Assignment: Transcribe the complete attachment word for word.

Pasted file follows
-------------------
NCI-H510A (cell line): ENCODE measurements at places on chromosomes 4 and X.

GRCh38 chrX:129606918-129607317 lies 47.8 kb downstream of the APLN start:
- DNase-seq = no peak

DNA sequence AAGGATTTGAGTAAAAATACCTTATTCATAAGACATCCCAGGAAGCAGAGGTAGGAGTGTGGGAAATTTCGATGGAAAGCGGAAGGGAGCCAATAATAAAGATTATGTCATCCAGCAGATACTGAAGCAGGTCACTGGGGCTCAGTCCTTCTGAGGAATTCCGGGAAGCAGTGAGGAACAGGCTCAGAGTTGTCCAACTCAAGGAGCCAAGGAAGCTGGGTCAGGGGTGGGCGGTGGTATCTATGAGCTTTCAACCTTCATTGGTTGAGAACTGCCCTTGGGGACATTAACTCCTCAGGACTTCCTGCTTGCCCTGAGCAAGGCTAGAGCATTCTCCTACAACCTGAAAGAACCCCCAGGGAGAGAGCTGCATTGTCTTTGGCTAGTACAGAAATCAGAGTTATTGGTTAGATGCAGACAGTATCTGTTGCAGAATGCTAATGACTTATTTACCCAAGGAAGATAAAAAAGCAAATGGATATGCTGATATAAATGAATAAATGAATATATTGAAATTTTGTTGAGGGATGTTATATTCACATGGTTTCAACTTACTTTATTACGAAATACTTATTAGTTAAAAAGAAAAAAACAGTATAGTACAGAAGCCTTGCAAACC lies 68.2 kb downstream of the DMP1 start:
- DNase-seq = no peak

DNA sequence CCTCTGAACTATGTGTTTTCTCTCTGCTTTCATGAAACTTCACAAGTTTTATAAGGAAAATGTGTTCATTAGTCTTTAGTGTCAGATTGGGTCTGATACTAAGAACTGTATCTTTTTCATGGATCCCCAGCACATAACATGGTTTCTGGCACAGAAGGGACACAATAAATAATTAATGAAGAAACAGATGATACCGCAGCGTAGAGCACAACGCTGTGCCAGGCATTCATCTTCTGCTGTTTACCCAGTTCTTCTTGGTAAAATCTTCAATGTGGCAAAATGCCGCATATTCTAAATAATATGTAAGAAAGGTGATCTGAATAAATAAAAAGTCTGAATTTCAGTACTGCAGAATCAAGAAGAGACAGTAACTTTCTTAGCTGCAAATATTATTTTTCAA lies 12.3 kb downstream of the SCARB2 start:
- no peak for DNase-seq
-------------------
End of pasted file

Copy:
NCI-H510A (cell line): ENCODE measurements at places on chromosomes 4 and X.

GRCh38 chrX:129606918-129607317 lies 47.8 kb downstream of the APLN start:
- DNase-seq = no peak

DNA sequence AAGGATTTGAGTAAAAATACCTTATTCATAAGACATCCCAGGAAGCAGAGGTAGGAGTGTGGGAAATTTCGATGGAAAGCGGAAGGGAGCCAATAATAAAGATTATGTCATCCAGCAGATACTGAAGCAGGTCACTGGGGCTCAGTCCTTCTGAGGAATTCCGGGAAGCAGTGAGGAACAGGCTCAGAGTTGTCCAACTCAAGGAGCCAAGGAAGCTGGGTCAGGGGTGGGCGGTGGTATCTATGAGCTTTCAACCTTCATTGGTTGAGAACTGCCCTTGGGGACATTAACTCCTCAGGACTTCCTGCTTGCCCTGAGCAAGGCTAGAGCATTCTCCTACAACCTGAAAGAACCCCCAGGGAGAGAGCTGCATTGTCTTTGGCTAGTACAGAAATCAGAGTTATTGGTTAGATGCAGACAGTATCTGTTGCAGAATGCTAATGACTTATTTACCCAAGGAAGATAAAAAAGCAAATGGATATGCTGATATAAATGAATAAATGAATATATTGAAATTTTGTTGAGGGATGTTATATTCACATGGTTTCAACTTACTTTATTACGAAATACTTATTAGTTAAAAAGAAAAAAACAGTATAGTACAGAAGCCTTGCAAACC lies 68.2 kb downstream of the DMP1 start:
- DNase-seq = no peak

DNA sequence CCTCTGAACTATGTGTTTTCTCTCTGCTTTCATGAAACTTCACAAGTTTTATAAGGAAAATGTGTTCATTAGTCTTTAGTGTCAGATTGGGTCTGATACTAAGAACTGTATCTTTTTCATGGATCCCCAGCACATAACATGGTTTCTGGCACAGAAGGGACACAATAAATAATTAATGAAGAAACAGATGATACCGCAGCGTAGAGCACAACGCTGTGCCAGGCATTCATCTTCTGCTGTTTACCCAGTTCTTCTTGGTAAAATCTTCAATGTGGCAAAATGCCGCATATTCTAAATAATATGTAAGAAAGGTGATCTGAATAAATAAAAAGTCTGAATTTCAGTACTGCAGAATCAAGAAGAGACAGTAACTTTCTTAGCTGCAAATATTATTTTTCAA lies 12.3 kb downstream of the SCARB2 start:
- no peak for DNase-seq